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'Bringing the game into disrepute’: the Ben Cousins saga, sports entertainment, player welfare and surveillance in the Australian Football League

journal contribution
posted on 2012-03-01, 00:00 authored by P Kelly, Chris HickeyChris Hickey
In 2007 the elite Australian Rules footballer Ben Cousins was suspended by the Australian Football League for 12 months for ‘bringing the game into disrepute’. Cousins was the first, and at the time of writing, the only player to be suspended by the AFL for actions and behaviors that were claimed to be damaging to the reputation of the game and the industry. The paper explores how globalized developments in the sports entertainment environment have changed the expectations that competition administrators, clubs, sponsors, fans and the wider public/audiences have about the behaviors of elite performers in these industries. Our focus is on the ways in which the Australian (Rules) Football League scrutinizes and regulates player behaviors in relation to the reputation of the game. Drawing on Foucault's work on the government of the self and of others, and Lash and Lury's work on the global culture industry we raise concerns about the consequences of this surveillance of all aspects of the person as elite performer, and the ways in which ideas about repute can be used to regulate and sanction player behaviors.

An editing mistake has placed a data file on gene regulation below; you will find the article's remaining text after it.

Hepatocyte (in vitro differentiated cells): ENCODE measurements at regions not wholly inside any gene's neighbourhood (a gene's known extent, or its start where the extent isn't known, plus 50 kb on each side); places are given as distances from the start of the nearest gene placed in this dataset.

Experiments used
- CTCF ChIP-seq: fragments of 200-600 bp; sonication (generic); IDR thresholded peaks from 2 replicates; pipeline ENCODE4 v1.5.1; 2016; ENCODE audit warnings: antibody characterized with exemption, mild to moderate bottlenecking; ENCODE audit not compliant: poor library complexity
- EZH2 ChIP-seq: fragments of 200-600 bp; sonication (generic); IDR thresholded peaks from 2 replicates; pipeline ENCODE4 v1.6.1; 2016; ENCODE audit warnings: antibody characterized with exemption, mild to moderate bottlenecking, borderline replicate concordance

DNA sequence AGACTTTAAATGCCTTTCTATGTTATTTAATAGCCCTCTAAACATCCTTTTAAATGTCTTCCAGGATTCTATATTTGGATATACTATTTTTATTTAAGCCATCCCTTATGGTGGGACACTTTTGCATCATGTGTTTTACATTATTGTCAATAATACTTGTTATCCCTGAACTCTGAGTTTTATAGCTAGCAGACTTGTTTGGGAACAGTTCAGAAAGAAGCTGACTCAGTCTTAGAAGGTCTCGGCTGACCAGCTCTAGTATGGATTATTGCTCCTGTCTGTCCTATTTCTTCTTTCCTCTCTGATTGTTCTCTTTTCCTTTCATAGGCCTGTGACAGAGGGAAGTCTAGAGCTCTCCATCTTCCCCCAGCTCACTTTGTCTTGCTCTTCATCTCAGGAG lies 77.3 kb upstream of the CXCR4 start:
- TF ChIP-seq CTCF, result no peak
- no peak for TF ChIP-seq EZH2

History

Journal

Asia-Pacific journal of health, sport and physical education

Volume

3

Issue

1

Pagination

35 - 50

Publisher

Taylor & Francis

Location

Abingdon, Eng.

ISSN

1837-7122

eISSN

1837-7130

Language

eng

Publication classification

C1 Refereed article in a scholarly journal

Copyright notice

2012, Australian Council for Health, Physical Education and Recreation